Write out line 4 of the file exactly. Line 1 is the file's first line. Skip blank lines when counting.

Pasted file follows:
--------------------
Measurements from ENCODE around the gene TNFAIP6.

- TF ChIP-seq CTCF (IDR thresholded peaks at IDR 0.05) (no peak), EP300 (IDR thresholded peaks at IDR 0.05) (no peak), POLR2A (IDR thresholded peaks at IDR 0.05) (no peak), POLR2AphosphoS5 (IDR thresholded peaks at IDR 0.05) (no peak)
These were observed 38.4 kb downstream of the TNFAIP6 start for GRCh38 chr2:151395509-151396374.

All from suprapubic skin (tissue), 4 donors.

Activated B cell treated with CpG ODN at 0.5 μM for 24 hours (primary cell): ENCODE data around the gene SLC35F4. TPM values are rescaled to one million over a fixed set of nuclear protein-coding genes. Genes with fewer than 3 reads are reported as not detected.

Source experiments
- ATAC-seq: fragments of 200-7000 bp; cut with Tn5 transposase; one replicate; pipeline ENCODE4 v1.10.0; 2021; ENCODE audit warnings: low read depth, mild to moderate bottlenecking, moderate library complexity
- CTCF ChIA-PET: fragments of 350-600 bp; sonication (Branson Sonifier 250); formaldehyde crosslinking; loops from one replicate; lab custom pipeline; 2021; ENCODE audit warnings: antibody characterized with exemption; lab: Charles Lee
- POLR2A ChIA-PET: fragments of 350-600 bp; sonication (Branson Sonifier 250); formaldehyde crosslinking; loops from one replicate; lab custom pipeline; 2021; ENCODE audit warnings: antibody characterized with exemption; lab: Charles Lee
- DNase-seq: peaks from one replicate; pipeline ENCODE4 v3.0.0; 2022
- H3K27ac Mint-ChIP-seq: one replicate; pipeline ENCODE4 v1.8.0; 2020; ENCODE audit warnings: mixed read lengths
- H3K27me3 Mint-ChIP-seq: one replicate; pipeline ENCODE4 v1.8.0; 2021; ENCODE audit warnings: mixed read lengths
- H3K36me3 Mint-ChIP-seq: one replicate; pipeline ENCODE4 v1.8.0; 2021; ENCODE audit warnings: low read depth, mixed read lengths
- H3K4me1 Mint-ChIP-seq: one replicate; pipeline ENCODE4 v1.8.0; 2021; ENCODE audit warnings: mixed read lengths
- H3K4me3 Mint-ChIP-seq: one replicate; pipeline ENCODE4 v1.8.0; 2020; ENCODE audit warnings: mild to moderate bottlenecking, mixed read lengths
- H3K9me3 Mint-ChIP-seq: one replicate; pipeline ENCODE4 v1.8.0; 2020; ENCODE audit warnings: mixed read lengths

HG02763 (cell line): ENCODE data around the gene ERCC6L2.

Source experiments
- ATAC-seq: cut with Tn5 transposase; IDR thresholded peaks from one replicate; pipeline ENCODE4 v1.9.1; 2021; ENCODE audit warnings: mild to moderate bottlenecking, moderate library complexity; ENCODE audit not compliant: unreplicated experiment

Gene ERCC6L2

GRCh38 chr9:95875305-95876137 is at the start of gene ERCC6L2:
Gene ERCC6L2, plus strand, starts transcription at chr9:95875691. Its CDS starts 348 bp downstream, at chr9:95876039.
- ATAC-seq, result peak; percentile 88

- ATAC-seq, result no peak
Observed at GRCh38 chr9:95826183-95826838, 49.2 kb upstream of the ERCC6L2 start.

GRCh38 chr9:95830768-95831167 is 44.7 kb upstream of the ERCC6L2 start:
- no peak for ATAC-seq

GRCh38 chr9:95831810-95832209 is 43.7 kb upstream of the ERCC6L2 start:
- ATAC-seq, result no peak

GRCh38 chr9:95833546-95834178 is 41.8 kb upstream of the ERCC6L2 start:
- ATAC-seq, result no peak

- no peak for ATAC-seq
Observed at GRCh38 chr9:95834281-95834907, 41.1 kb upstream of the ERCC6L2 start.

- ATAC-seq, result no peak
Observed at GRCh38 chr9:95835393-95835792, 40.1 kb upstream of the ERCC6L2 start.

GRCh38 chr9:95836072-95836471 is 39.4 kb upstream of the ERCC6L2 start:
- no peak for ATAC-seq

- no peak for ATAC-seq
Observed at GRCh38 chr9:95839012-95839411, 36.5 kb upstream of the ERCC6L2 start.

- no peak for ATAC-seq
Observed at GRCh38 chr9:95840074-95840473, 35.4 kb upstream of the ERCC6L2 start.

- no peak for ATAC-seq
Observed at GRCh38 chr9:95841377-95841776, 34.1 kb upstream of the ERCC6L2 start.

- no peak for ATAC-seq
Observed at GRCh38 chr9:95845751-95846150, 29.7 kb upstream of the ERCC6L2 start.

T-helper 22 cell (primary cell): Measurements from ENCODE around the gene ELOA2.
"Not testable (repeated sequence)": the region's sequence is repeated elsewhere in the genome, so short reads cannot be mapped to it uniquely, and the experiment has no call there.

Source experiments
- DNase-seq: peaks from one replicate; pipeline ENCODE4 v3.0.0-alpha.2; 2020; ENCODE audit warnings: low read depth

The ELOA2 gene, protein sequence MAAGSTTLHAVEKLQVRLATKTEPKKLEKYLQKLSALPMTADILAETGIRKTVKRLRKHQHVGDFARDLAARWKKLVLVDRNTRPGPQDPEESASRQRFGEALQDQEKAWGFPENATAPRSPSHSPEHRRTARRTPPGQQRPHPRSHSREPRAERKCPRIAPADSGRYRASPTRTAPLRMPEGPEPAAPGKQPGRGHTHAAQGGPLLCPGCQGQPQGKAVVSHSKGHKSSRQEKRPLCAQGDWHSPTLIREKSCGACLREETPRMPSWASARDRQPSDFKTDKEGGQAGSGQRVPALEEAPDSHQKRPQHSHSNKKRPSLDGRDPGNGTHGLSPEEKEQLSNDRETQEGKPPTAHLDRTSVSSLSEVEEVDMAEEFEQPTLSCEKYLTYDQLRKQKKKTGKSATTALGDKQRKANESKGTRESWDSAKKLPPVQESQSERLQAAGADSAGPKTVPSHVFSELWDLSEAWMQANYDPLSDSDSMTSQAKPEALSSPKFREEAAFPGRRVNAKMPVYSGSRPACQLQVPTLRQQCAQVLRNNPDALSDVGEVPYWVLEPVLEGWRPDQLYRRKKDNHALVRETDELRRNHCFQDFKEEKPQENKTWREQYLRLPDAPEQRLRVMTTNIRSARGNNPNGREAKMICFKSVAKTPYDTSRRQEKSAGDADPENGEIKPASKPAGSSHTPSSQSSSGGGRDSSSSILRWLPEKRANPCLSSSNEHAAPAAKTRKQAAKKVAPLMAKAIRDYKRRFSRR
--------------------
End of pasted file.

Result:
All from suprapubic skin (tissue), 4 donors.